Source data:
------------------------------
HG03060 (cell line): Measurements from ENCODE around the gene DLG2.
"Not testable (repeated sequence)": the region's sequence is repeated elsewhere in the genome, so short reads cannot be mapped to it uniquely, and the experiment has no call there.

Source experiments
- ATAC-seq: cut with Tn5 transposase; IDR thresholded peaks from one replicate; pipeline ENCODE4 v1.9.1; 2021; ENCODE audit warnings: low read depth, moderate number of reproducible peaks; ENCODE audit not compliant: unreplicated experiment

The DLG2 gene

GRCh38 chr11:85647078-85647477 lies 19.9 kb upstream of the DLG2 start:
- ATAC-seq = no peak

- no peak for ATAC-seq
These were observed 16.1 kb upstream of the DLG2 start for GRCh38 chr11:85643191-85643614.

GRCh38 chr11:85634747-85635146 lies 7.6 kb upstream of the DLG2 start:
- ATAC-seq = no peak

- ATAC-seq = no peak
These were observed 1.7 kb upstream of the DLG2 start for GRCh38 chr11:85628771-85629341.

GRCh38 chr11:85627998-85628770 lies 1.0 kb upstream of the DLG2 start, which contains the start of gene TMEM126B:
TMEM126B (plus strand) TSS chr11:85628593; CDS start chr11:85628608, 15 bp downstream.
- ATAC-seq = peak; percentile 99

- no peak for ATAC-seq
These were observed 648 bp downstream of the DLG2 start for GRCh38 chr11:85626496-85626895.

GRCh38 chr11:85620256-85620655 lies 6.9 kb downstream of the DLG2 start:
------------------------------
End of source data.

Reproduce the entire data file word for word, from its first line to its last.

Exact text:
HG03060 (cell line): Measurements from ENCODE around the gene DLG2.
"Not testable (repeated sequence)": the region's sequence is repeated elsewhere in the genome, so short reads cannot be mapped to it uniquely, and the experiment has no call there.

Source experiments
- ATAC-seq: cut with Tn5 transposase; IDR thresholded peaks from one replicate; pipeline ENCODE4 v1.9.1; 2021; ENCODE audit warnings: low read depth, moderate number of reproducible peaks; ENCODE audit not compliant: unreplicated experiment

The DLG2 gene

GRCh38 chr11:85647078-85647477 lies 19.9 kb upstream of the DLG2 start:
- ATAC-seq = no peak

- no peak for ATAC-seq
These were observed 16.1 kb upstream of the DLG2 start for GRCh38 chr11:85643191-85643614.

GRCh38 chr11:85634747-85635146 lies 7.6 kb upstream of the DLG2 start:
- ATAC-seq = no peak

- ATAC-seq = no peak
These were observed 1.7 kb upstream of the DLG2 start for GRCh38 chr11:85628771-85629341.

GRCh38 chr11:85627998-85628770 lies 1.0 kb upstream of the DLG2 start, which contains the start of gene TMEM126B:
TMEM126B (plus strand) TSS chr11:85628593; CDS start chr11:85628608, 15 bp downstream.
- ATAC-seq = peak; percentile 99

- no peak for ATAC-seq
These were observed 648 bp downstream of the DLG2 start for GRCh38 chr11:85626496-85626895.

GRCh38 chr11:85620256-85620655 lies 6.9 kb downstream of the DLG2 start: